I could have written a long and elegant rebuttal of each of their points. But I chose not to. I chose to do what Jordan Peterson would term censorship (a word that doesn’t mean what he thinks it means) and what I would term self-preservation. I simply don’t have the time, energy or fucks to expend on communicating with transphobes.

So straight in the bin her comments went.

On my blog, transgender rights are simply not up for debate.

A Question of Motives

The thorny subject of ABA keeps cropping up every day. Autistic advocates and their allies clash with ABA therapists and certain parents over its promotion. Day after day after day. It’s wearying.

And that got me to thinking why. Why do we do it. Seeing as going head to head with ABA promoters takes to much of our mental and emotional energy, why do we do it?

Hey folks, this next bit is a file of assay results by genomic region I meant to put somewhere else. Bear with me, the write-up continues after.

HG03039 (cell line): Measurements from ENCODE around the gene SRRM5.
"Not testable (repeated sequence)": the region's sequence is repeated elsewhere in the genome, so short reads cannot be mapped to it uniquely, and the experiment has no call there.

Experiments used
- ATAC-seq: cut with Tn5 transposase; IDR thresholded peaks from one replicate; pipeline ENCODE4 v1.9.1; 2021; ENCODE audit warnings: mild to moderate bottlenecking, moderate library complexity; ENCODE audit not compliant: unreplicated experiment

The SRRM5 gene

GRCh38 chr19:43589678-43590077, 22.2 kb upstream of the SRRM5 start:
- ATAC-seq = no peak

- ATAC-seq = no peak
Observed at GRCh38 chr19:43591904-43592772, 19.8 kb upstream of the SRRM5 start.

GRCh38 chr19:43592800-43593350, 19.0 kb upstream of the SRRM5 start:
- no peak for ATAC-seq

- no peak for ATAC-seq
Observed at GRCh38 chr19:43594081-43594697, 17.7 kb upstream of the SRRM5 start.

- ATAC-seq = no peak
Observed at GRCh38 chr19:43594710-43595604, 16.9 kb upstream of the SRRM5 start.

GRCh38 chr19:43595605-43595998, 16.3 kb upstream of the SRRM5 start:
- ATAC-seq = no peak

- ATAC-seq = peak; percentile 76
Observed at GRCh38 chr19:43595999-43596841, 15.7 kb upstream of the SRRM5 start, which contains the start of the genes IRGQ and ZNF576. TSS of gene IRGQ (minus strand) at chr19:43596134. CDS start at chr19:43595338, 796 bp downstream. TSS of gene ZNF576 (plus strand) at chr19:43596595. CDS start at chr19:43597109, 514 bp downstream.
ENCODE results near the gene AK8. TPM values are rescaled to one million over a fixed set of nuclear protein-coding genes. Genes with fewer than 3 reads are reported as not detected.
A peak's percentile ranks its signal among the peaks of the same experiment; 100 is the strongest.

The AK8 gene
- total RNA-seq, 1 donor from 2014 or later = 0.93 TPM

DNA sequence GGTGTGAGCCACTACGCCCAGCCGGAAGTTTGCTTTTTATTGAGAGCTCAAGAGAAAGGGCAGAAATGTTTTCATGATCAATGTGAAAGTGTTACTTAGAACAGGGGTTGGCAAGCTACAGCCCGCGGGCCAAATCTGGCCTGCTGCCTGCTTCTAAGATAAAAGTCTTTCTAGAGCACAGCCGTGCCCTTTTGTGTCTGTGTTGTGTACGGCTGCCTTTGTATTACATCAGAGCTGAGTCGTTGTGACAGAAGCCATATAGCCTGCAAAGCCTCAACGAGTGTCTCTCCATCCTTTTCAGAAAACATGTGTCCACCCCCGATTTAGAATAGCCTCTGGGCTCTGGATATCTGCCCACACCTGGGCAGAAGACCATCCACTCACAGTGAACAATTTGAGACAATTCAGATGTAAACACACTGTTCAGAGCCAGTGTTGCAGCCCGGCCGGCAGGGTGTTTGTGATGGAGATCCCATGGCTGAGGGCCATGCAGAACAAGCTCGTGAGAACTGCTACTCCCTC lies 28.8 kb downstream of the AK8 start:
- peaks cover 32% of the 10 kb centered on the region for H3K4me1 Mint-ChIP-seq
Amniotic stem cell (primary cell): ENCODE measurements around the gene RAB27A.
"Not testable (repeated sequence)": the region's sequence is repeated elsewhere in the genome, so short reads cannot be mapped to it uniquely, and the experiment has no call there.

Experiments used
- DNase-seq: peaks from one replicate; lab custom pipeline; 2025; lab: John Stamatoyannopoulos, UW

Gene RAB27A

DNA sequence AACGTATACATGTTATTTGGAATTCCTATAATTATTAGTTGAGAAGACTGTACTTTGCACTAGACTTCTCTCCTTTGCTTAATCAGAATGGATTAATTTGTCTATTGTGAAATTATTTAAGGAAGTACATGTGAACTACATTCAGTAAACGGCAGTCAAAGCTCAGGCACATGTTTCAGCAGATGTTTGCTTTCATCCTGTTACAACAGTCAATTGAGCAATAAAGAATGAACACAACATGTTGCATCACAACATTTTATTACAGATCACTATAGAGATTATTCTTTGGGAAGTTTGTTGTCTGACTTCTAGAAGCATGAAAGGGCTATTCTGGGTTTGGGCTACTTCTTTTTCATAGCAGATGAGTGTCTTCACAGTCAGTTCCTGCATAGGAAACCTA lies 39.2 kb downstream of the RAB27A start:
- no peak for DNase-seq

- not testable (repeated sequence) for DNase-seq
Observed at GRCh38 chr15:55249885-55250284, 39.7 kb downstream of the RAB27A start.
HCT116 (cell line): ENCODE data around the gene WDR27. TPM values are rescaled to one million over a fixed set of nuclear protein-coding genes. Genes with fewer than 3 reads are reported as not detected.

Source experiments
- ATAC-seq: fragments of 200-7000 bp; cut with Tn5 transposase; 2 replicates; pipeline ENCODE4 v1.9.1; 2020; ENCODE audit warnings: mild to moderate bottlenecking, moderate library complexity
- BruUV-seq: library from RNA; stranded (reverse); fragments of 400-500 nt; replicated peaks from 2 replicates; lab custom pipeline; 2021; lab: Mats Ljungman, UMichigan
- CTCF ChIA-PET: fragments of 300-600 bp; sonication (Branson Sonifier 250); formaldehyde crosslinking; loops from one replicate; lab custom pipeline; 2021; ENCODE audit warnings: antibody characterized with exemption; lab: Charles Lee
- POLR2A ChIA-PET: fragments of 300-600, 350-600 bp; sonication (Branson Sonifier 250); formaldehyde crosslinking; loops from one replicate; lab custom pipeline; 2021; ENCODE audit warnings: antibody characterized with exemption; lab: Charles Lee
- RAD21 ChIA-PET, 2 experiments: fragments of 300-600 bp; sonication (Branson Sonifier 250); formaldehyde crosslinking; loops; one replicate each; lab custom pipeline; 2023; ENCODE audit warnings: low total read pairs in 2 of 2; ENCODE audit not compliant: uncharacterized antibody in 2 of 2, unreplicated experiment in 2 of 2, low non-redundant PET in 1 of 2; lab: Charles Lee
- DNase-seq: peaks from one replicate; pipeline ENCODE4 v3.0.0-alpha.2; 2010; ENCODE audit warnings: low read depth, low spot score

And then I thought: if you want to see whether someone is on the right or the wrong side of history, you need to examine their motives. Perhaps this is a rather simplistic way of looking at things,but it’s one that popped into my head and I can’t let it go.

So, first let’s look at ABA therapists. These people have careers and incomes at stake. Follow the money, as it were. And there really is a lot of money involved. But also, being told that what you’ve spent a good deal of your time and energy on is actually abusive must feel like a slap to the face. So, their motives are easy enough to understand.